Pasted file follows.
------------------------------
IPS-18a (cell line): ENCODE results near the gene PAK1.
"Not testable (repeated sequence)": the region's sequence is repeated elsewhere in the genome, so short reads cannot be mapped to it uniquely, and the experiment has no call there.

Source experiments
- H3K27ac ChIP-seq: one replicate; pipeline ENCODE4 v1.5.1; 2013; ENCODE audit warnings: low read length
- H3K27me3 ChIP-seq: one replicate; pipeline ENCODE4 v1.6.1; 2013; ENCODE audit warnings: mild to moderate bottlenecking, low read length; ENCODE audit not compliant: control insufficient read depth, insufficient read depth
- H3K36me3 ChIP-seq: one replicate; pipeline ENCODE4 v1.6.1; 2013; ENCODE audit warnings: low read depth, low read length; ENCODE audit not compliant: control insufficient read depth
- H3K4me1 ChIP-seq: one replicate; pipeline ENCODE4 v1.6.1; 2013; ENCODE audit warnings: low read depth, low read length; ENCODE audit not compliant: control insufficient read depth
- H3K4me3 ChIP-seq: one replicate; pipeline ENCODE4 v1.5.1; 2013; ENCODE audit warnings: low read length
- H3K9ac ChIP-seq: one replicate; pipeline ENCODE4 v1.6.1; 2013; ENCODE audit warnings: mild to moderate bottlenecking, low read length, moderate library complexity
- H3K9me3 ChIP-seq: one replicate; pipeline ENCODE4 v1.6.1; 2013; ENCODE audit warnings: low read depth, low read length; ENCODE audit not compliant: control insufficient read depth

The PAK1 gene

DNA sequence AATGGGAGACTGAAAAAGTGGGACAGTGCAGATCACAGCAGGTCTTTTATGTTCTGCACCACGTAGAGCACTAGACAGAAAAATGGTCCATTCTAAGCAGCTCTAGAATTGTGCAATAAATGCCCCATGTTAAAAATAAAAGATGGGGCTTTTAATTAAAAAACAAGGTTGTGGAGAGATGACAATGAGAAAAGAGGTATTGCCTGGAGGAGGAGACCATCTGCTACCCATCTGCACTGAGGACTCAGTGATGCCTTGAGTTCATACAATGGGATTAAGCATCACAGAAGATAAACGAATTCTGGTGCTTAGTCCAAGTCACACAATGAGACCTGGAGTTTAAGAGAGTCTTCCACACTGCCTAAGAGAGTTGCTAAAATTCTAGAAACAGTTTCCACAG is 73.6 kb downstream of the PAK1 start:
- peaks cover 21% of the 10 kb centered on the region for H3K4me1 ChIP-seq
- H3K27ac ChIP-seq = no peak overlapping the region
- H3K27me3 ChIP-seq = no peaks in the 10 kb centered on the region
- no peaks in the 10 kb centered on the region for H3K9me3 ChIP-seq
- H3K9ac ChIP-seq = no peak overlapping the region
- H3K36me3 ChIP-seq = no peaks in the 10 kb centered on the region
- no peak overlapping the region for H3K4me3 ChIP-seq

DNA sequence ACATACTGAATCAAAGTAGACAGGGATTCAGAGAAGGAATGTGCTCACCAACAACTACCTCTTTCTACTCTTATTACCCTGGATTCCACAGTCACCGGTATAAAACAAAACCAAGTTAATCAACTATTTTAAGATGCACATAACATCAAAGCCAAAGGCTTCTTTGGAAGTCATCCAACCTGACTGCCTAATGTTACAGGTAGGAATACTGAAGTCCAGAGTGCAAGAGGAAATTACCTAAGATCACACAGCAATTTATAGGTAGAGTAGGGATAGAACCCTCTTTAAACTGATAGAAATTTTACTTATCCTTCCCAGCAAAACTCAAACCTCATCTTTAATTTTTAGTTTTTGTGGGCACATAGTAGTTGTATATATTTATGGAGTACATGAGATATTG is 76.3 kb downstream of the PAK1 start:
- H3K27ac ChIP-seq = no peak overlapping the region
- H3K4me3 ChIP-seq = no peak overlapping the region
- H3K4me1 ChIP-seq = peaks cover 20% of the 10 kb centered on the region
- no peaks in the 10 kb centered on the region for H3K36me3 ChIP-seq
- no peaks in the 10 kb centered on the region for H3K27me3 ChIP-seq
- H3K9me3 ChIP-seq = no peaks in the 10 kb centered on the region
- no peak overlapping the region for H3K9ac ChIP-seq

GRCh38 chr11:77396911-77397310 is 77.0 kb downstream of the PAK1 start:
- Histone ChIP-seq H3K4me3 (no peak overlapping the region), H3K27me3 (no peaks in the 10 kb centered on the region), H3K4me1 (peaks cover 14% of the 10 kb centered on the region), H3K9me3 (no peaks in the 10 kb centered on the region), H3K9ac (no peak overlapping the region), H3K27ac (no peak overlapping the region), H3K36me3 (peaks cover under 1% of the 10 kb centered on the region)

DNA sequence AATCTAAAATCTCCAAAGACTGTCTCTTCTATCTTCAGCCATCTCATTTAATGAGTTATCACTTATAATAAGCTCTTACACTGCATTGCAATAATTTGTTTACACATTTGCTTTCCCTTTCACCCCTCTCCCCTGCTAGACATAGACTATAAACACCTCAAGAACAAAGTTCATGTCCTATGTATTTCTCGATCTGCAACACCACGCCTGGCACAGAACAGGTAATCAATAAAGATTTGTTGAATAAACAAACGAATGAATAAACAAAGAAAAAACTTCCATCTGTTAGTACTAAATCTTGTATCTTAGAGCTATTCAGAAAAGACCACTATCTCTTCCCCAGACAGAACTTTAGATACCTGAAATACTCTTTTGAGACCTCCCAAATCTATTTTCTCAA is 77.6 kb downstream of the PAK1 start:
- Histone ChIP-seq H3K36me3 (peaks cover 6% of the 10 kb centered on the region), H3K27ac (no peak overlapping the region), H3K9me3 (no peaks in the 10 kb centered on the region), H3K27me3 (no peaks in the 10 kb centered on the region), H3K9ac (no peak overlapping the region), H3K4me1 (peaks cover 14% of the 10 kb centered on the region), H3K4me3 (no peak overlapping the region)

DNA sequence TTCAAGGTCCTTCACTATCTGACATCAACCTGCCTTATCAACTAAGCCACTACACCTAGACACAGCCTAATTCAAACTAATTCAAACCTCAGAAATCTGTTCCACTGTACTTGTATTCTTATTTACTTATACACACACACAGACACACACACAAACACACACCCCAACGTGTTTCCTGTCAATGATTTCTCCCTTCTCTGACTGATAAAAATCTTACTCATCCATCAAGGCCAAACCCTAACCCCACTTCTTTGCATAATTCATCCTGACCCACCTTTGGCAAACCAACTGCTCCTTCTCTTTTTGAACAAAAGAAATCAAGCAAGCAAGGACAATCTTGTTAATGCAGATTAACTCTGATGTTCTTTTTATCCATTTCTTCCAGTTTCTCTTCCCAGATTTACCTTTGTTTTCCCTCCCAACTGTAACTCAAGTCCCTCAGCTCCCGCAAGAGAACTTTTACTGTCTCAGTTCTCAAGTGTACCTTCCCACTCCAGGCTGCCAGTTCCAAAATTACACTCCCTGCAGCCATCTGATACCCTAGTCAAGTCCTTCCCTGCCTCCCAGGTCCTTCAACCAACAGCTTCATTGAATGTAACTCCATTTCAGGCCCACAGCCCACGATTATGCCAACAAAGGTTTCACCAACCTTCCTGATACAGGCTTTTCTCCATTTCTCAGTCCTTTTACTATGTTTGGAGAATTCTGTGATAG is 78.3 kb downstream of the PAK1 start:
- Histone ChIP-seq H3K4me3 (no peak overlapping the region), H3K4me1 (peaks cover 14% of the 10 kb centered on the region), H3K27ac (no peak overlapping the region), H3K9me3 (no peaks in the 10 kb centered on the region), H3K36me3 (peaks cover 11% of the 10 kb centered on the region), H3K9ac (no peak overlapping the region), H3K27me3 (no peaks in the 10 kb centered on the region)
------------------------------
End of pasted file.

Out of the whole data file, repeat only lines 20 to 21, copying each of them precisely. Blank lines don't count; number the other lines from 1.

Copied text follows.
DNA sequence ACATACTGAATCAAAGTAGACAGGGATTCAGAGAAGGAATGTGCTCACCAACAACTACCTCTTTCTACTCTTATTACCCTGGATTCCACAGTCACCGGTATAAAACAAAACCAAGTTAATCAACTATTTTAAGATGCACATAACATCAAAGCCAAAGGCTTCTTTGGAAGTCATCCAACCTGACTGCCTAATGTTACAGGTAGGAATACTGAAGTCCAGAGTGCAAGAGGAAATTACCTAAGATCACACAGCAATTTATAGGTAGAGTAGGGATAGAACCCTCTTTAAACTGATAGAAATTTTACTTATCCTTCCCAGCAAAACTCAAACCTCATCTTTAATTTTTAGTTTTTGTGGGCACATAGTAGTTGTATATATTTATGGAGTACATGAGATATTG is 76.3 kb downstream of the PAK1 start:
- H3K27ac ChIP-seq = no peak overlapping the region